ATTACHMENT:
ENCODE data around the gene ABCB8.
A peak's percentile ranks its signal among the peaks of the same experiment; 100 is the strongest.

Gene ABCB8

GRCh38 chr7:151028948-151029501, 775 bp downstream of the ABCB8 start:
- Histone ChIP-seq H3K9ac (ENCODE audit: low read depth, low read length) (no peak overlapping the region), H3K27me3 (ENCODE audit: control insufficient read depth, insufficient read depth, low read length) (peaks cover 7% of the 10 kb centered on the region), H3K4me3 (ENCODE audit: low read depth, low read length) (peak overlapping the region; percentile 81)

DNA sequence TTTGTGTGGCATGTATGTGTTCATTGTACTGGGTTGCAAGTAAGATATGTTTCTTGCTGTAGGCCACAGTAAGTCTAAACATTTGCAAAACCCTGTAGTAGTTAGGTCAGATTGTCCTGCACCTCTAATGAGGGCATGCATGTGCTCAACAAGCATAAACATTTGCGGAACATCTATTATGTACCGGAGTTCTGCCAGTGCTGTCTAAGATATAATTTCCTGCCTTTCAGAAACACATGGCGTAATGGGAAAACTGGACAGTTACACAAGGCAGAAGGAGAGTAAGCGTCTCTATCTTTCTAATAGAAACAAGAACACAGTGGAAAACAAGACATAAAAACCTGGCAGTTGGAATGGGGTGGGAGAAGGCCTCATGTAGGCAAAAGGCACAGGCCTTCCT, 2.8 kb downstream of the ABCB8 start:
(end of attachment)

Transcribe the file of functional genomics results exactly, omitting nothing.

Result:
ENCODE data around the gene ABCB8.
A peak's percentile ranks its signal among the peaks of the same experiment; 100 is the strongest.

Gene ABCB8

GRCh38 chr7:151028948-151029501, 775 bp downstream of the ABCB8 start:
- Histone ChIP-seq H3K9ac (ENCODE audit: low read depth, low read length) (no peak overlapping the region), H3K27me3 (ENCODE audit: control insufficient read depth, insufficient read depth, low read length) (peaks cover 7% of the 10 kb centered on the region), H3K4me3 (ENCODE audit: low read depth, low read length) (peak overlapping the region; percentile 81)

DNA sequence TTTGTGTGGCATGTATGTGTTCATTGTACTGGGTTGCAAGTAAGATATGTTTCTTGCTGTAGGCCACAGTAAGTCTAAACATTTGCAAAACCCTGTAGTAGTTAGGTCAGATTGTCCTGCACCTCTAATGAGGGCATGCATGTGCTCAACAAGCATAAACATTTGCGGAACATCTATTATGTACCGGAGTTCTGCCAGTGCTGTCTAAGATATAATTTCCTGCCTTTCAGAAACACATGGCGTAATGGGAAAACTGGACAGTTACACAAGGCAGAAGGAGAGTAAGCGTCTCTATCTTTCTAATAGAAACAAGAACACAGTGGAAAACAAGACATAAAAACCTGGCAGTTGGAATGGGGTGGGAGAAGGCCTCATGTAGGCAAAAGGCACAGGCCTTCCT, 2.8 kb downstream of the ABCB8 start: